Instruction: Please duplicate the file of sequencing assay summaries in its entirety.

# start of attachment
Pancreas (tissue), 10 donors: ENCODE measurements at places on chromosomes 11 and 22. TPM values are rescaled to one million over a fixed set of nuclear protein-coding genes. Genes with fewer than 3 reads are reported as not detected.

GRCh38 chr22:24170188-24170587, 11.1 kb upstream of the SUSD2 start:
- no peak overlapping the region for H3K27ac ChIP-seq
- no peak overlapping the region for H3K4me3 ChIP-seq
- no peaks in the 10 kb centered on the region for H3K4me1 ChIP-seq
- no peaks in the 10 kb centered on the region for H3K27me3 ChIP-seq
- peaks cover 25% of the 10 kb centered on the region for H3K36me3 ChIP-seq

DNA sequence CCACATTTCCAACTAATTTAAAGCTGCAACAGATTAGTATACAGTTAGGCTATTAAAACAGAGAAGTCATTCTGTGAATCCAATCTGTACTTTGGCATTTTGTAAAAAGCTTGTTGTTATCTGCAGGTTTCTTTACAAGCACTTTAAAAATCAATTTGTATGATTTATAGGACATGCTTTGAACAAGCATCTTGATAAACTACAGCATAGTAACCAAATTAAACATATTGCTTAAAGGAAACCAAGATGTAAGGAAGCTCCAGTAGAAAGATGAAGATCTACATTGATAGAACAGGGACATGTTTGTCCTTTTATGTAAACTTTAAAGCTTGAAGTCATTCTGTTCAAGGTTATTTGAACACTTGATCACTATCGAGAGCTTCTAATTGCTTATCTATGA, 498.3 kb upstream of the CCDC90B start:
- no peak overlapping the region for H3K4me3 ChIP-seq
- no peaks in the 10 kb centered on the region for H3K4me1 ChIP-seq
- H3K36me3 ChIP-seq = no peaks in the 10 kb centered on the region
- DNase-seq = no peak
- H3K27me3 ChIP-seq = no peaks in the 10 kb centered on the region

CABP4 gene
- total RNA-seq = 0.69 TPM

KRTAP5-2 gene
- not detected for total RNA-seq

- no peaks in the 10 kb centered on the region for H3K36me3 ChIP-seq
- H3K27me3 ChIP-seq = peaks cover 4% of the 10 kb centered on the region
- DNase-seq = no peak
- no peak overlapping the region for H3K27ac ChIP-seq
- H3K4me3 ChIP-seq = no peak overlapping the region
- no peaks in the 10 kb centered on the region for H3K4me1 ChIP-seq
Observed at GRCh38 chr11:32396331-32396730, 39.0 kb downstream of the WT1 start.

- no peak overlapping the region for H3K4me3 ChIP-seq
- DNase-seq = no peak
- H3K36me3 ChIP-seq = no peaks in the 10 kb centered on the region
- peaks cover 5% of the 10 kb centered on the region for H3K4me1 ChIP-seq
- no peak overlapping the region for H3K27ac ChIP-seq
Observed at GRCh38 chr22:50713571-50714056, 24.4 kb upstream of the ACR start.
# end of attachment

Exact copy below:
Pancreas (tissue), 10 donors: ENCODE measurements at places on chromosomes 11 and 22. TPM values are rescaled to one million over a fixed set of nuclear protein-coding genes. Genes with fewer than 3 reads are reported as not detected.

GRCh38 chr22:24170188-24170587, 11.1 kb upstream of the SUSD2 start:
- no peak overlapping the region for H3K27ac ChIP-seq
- no peak overlapping the region for H3K4me3 ChIP-seq
- no peaks in the 10 kb centered on the region for H3K4me1 ChIP-seq
- no peaks in the 10 kb centered on the region for H3K27me3 ChIP-seq
- peaks cover 25% of the 10 kb centered on the region for H3K36me3 ChIP-seq

DNA sequence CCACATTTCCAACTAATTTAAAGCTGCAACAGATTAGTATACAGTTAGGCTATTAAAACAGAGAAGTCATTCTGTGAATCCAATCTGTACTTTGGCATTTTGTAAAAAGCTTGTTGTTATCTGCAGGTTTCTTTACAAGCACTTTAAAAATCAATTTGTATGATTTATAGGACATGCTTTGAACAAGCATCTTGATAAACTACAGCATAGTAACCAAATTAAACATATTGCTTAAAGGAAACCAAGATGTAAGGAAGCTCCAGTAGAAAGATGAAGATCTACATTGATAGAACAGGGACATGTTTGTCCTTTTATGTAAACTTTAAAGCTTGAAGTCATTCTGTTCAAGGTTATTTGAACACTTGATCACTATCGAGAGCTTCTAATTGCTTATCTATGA, 498.3 kb upstream of the CCDC90B start:
- no peak overlapping the region for H3K4me3 ChIP-seq
- no peaks in the 10 kb centered on the region for H3K4me1 ChIP-seq
- H3K36me3 ChIP-seq = no peaks in the 10 kb centered on the region
- DNase-seq = no peak
- H3K27me3 ChIP-seq = no peaks in the 10 kb centered on the region

CABP4 gene
- total RNA-seq = 0.69 TPM

KRTAP5-2 gene
- not detected for total RNA-seq

- no peaks in the 10 kb centered on the region for H3K36me3 ChIP-seq
- H3K27me3 ChIP-seq = peaks cover 4% of the 10 kb centered on the region
- DNase-seq = no peak
- no peak overlapping the region for H3K27ac ChIP-seq
- H3K4me3 ChIP-seq = no peak overlapping the region
- no peaks in the 10 kb centered on the region for H3K4me1 ChIP-seq
Observed at GRCh38 chr11:32396331-32396730, 39.0 kb downstream of the WT1 start.

- no peak overlapping the region for H3K4me3 ChIP-seq
- DNase-seq = no peak
- H3K36me3 ChIP-seq = no peaks in the 10 kb centered on the region
- peaks cover 5% of the 10 kb centered on the region for H3K4me1 ChIP-seq
- no peak overlapping the region for H3K27ac ChIP-seq
Observed at GRCh38 chr22:50713571-50714056, 24.4 kb upstream of the ACR start.